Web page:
Enterprise workflow software maker ServiceNow (NYSE:NOW) reported strong growth in the Q2 FY2021 earnings announcement, with revenue up 31.5% year on year to $1.4 billion. ServiceNow made a GAAP profit of $59 million, improving on its profit of $40.7 million, in the same quarter last year.
ServiceNow (NOW) Q2 FY2021 Highlights:
- Revenue: $1.4 billion vs analyst estimates of $1.35 billion (3.68% beat)
- EPS (non-GAAP): $1.42 vs analyst estimates of $1.21 (17.5% beat)
- Subscription revenue guidance for Q3 2021 is $1.4 billion at the midpoint
- The company provided subscription revenue guidance for the full year of $5.53 billion at the midpoint
- Free cash flow of $268 million, down 57.2% from previous quarter
- Customers: 1,201 customers paying more than $1m annually
- Gross Margin (GAAP): 76.6%
Founded in 2004, ServiceNow offers software as a service platform that helps companies become more efficient by allowing them to automate workflows across IT, HR and Customer Service.
A simple example would be a new employee on-boarding, which is typically a multi-departmental experience, and involves getting a badge from security, desk from facilities, laptop from IT, dealing with finance, compliance and HR. With ServiceNow, employees are able to do all that through a self-help portal, saving significant amounts of time. The key to the success of the Now platform is allowing the companies to design and build these workflows in a no-code environment, without needing any software developers.
ServiceNow's clients can sell their custom workflow applications to other users in the ServiceNow App Store and as a result, ServiceNow is generally most useful for larger customers, who have many complex workflows that may (for example) require a multitude of approvals as well as being time sensitive. In turn, large customers are more valuable to ServiceNow, as they are likely to need more users and thus generate more revenue and a greater number of custom workflows for sale in the App Store.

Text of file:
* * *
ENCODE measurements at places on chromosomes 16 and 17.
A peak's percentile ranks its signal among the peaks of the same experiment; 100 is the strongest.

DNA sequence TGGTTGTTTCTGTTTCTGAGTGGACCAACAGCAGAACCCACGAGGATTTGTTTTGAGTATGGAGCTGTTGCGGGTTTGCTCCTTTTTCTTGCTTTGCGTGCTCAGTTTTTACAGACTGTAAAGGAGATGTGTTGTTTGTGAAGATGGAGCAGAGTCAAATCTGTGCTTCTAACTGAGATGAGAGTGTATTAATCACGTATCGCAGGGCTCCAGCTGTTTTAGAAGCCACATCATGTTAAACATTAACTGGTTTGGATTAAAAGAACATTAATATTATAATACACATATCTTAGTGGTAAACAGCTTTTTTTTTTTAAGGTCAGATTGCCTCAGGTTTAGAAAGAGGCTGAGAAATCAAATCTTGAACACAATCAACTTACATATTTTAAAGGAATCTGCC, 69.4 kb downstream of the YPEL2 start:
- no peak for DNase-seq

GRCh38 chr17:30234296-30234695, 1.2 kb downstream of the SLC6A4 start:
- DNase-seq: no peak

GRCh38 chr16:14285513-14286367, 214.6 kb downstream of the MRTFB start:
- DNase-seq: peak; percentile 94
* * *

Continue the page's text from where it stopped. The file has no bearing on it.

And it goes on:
The story of ServiceNow started when Fred Luddy, the founder, wrote the code for the initial working prototype of ServiceNow on a single flight from San Francisco to London, after being frustrated how bad the experience using software at work was compared to the software he was using at home.
As corporations digitize their processes, they build and buy more and more apps and systems that often don’t directly connect with each other. That in effect drives demand for software platforms like ServiceNow, that function as operating systems for the enterprise and are able to tie all the other systems together.
Other providers of software for creating digital workflows include BMC, Oracle (NYSE:ORCL), Salesforce (NYSE:CRM), and SAP (NYSE:SAP).
As you can see below, ServiceNow's revenue growth has been very strong over the last year, growing from quarterly revenue of $1.07 billion, to $1.4 billion.